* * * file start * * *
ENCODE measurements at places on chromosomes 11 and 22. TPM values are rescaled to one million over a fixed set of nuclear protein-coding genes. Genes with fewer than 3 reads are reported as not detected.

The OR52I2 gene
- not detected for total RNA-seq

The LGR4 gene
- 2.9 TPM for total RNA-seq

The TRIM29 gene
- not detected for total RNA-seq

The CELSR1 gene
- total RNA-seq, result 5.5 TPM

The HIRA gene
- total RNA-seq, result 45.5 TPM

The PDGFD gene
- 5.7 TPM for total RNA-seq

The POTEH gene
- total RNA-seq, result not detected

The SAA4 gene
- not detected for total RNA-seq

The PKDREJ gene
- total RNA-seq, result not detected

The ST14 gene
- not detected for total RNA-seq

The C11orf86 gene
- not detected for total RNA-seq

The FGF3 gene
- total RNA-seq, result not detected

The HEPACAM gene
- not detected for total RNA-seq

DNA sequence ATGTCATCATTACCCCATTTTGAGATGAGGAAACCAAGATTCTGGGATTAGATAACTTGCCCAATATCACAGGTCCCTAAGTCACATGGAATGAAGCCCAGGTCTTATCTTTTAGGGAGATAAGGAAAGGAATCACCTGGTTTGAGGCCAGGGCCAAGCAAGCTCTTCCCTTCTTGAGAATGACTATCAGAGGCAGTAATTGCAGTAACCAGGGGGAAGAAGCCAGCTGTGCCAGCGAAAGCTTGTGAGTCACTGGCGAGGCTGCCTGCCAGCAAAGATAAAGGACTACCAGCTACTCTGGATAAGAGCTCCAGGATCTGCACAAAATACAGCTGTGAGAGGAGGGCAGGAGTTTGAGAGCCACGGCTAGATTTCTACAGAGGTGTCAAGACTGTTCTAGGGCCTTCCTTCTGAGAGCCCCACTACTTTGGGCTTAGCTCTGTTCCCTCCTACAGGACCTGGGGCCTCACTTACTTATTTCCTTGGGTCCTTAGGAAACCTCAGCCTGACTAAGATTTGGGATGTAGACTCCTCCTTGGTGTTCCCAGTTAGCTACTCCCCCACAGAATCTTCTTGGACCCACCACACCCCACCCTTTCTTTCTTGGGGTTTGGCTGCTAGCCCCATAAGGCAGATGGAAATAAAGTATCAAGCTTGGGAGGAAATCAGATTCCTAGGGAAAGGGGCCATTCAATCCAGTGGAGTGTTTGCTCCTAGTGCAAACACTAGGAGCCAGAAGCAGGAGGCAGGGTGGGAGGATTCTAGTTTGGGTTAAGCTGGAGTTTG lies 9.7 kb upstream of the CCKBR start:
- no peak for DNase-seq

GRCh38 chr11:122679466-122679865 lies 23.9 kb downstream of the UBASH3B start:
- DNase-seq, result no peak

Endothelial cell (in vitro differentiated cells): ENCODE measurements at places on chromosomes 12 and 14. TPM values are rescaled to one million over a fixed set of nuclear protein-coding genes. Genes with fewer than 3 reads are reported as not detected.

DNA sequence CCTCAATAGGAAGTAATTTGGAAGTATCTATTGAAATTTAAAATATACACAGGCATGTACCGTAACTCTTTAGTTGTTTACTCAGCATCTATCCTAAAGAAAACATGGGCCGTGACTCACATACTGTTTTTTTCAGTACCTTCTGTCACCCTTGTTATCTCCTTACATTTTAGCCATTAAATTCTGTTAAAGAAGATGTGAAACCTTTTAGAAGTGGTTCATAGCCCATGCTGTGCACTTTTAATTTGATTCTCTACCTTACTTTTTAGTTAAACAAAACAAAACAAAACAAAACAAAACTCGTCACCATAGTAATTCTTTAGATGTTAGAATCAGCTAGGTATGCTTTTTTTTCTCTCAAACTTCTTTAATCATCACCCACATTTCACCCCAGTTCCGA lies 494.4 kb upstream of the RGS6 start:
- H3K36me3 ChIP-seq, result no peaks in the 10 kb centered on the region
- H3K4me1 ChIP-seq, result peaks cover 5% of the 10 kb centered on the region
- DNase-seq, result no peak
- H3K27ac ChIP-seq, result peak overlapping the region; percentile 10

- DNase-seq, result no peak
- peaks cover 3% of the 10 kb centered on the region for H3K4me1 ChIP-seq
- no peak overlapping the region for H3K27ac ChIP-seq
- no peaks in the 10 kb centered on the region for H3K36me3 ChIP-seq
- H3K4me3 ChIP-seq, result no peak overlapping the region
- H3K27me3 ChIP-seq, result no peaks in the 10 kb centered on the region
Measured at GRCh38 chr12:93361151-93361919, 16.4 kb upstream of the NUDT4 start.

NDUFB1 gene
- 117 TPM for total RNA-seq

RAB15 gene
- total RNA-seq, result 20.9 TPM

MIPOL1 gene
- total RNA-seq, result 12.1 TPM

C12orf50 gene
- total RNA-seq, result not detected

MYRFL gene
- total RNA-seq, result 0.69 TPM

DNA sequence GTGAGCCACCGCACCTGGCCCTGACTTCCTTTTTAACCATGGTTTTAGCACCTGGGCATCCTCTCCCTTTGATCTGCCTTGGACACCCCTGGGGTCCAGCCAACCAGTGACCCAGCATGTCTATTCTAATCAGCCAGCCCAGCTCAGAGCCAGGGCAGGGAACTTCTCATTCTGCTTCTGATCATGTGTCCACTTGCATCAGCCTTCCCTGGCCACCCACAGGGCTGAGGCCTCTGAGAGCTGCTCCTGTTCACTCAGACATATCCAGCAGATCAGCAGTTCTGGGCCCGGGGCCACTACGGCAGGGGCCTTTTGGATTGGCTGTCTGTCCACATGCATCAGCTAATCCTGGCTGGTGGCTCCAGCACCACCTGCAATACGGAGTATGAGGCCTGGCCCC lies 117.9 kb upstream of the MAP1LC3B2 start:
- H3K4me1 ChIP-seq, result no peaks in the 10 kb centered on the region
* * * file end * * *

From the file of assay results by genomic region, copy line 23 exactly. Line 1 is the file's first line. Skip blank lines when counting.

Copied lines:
- not detected for total RNA-seq